May 5, 2011
Right or Wrong? A pro-business view of consumer arbitration agreements
Last week the U.S. Supreme Court in AT&T Mobility LLC v. Concepcion, ruled that AT&T (and therefore any company) could block class-action suits and force their customers into binding, individual arbitration per the terms of the contract (e.g., a cell phone contract). In an opinion written by Justice Scalia, the Court held that the class waiver language in the arbitration provision was enforceable despite California Supreme Court precedent that invalidated such provisions in consumer contracts of adhesion, like the one at issue in this case.
The result: companies are free to fashion enforceable arbitration agreements under the Federal Arbitration Act (FAA) that exclude class-action options irrespective of state law/precedent holding otherwise.
The Court found that the lack of review and risk of uncaught errors with arbitration, while acceptable with individual claims, to be unacceptable in the aggregate without clear consent/intent of the parties. In contracts of adhesion, consent of the parties means intent of the drafters. Thus, the Court honored the intended scope of the arbitration agreement (i.e., no class proceedings) as written by AT&T. This case, when combined with the 2010 U.S. Supreme Court case Stolt-Nielsen, which disallowed the imposition of class-arbitration procedures where the agreement was silent as to class options, creates a pro-business view of arbitration provisions in consumer contracts and has the potential to decrease consumer class-actions.
While this opinion has been lauded for establishing that consent is king with regard to arbitration, that, of course, only really applies to the business-side of the contract, not the consumer. The consumer has choices-- not enter into the contract, or bring the $30.33 claim individually in arbitration--but are those choices sufficient? In light of the fact that the AT&T contract contained high consumer arbitration awards (min. of $7500 if favorable) and the cut awarded to plaintiff's lawyers in traditional class-action suits, maybe the answer in this case is yes....but is this the right answer for consumer claims as a whole? My jury is still out, and I welcome your comments.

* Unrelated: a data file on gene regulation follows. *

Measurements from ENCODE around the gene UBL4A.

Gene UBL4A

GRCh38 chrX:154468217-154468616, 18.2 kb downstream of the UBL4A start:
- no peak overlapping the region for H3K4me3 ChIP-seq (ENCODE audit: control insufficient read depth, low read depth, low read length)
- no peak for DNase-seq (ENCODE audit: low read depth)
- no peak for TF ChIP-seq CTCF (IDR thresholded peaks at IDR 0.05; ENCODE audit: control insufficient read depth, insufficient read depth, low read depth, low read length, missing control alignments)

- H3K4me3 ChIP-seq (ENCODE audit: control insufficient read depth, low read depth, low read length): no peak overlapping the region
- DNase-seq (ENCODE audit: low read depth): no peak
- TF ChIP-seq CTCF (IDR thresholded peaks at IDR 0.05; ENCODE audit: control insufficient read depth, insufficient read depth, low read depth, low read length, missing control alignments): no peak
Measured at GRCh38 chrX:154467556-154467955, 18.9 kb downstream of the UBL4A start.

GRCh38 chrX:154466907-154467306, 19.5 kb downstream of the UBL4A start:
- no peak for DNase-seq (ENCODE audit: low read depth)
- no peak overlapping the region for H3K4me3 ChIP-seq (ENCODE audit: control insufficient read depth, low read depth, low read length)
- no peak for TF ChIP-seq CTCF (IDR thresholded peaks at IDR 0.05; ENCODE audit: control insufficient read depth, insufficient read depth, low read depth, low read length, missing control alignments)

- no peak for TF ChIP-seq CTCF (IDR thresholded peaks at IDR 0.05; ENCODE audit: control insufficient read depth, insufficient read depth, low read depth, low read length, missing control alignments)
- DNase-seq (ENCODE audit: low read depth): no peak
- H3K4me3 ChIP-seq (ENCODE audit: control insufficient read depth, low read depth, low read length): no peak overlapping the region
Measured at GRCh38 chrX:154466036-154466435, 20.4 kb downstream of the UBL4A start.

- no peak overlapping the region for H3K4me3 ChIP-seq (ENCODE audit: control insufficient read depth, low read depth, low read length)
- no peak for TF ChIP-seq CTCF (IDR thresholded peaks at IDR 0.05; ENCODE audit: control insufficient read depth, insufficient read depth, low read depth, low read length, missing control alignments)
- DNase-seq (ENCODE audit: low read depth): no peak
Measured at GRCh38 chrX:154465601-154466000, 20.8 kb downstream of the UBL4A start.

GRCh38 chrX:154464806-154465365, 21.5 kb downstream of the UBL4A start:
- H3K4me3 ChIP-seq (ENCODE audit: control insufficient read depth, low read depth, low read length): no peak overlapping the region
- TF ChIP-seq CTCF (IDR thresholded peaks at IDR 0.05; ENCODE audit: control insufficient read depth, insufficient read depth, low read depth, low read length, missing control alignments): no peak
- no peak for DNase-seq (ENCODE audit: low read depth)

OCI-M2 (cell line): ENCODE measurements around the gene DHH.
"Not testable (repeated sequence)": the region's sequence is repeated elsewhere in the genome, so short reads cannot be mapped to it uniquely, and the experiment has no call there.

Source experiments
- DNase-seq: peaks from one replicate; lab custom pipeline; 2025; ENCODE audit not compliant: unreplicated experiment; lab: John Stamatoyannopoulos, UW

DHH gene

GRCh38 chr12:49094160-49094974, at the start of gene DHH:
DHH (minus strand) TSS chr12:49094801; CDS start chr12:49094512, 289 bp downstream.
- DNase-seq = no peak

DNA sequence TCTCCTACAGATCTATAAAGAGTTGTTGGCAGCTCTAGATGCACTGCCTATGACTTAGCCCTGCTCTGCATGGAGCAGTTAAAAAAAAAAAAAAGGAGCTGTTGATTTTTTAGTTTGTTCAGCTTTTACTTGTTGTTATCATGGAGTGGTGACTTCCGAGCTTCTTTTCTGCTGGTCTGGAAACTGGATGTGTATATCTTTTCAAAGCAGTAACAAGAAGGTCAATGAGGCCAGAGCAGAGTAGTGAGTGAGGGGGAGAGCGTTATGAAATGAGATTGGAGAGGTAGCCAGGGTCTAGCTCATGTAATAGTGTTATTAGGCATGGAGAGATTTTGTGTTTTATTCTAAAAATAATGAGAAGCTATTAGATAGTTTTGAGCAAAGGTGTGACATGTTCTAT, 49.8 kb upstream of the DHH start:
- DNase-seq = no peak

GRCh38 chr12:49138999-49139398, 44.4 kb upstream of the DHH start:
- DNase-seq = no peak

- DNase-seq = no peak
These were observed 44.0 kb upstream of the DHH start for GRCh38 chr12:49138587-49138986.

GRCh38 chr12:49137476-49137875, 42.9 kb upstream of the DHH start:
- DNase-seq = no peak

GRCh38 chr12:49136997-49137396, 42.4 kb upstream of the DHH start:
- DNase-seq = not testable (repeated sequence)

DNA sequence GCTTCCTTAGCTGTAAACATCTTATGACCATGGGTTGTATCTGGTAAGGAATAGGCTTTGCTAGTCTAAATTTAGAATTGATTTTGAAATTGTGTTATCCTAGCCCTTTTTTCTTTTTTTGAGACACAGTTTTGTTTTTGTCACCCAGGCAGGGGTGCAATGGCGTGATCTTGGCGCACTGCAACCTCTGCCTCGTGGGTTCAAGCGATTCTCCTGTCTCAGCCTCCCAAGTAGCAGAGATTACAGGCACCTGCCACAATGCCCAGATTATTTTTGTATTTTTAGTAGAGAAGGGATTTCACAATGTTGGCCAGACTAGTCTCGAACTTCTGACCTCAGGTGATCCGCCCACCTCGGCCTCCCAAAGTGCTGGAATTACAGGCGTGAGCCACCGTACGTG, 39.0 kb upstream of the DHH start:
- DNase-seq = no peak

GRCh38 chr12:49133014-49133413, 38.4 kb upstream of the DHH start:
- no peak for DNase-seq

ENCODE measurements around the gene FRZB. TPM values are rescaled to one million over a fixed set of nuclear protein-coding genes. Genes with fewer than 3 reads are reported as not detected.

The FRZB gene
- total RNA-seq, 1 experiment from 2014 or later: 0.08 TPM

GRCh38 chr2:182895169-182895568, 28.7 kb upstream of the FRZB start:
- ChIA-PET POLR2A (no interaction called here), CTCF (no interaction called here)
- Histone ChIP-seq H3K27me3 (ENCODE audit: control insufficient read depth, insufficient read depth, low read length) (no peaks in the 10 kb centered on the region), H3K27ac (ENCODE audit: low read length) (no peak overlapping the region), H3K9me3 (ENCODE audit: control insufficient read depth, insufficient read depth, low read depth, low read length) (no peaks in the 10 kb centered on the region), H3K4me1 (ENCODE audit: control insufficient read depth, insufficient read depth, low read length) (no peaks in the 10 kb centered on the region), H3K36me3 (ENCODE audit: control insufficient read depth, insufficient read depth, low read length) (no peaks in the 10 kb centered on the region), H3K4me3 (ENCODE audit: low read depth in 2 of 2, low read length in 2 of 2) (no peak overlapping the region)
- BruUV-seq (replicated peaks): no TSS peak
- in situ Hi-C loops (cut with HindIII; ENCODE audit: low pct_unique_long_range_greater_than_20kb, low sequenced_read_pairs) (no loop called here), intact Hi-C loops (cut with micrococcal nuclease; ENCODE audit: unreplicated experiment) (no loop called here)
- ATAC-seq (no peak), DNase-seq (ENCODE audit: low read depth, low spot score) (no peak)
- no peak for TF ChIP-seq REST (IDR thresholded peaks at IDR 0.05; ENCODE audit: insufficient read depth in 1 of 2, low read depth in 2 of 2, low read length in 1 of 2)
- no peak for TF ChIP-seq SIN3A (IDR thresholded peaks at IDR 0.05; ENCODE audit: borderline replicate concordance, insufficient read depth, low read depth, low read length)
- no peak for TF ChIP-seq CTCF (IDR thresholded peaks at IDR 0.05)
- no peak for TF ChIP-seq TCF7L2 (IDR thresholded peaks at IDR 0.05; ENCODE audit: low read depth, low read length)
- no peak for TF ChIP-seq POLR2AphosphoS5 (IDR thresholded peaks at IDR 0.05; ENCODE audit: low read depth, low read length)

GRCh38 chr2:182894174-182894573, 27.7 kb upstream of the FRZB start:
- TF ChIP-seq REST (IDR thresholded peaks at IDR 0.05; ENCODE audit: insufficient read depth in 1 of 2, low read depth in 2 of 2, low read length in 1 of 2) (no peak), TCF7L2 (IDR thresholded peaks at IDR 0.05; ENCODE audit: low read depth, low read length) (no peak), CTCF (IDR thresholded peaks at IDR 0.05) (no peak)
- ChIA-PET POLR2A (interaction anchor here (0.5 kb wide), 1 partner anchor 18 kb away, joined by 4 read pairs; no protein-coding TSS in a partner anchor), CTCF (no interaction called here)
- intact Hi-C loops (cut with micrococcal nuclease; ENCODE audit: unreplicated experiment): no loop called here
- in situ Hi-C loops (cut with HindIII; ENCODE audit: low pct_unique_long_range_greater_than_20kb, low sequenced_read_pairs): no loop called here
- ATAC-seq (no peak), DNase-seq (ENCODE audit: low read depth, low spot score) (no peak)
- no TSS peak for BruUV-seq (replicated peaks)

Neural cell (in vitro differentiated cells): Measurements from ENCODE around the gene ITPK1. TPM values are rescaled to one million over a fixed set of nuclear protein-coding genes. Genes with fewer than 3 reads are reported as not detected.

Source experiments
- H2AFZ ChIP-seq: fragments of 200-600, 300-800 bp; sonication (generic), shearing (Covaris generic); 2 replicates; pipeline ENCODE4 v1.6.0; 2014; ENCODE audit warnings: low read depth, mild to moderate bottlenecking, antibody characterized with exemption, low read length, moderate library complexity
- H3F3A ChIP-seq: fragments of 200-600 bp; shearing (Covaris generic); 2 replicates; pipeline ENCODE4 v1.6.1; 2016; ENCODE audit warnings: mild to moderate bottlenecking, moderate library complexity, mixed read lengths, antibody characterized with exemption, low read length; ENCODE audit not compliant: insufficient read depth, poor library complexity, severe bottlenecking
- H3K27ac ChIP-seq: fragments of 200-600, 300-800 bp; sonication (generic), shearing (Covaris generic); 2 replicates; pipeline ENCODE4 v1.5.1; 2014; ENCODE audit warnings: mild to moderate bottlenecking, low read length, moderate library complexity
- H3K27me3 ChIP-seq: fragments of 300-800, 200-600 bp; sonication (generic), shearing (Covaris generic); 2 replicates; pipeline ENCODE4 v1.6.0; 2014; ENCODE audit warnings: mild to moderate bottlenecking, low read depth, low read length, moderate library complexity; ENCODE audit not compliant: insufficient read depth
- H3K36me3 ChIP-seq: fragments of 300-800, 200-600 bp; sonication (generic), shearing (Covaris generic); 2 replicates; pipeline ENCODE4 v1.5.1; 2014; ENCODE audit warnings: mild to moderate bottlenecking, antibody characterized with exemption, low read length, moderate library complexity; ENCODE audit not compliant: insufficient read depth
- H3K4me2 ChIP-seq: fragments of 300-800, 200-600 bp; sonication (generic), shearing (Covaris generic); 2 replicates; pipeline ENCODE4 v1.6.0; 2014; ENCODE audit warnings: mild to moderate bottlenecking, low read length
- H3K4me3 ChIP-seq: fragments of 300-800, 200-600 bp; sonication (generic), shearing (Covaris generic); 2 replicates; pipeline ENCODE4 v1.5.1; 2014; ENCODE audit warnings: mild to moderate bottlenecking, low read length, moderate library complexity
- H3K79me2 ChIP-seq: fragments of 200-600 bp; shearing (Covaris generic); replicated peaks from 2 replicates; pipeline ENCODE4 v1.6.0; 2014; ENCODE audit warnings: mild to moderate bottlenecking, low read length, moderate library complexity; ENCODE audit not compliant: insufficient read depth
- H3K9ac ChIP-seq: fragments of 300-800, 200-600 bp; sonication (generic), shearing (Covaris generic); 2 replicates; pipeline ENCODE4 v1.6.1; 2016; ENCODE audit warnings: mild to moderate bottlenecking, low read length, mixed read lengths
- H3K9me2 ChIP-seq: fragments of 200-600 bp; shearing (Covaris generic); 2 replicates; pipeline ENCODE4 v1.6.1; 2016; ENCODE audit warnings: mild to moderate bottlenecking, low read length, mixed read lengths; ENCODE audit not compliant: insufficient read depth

May 5, 2011 | Permalink
Another great post. I share your skepticism. The Weil piece you link to is bizarre in how it buys the Supreme Court's talk that its arbitration jurisprudence is all about contract and contract law, a point I challenge in my new Duke Law Journal piece, available here:
Keep up the great posts!
Posted by: Lawrence Cunningham | May 5, 2011 7:27:02 PM
Lawrence, thank you for sharing the link to your paper. The link you attached won't pull up the paper because the (.) is included. I am re-posting the link so others can download.
Posted by: Anne Tucker | May 6, 2011 11:39:50 AM
I agree that forcing customers to acquiesce, frequenly unknowingly, to arbitration clauses in unread "contracts" is deplorable. But don't blame AT&T or all those other evil businesses for taking advantage of a poorly drafted law. Blame Congress for not fixing the law.
Posted by: Arthur O. Armstrong | May 6, 2011 1:04:25 PM
Anne: In this specific case an aggrieved consumer would be better off with the arbitration procedure provided for in the contract than with a class arbitration or court action. In fact, if class arbitration were a possibility, AT&T would not have provided for such a consumer-friendly process. If the price AT&T had to pay to ensure it could opt out of class actions/arbitrations was real consumer relief, I don't see how this is bad for consumers. My own experience with class actions from a consumer perspective has been less than satisfying to say the least.
Posted by: Brian Rogers | May 7, 2011 7:17:19 AM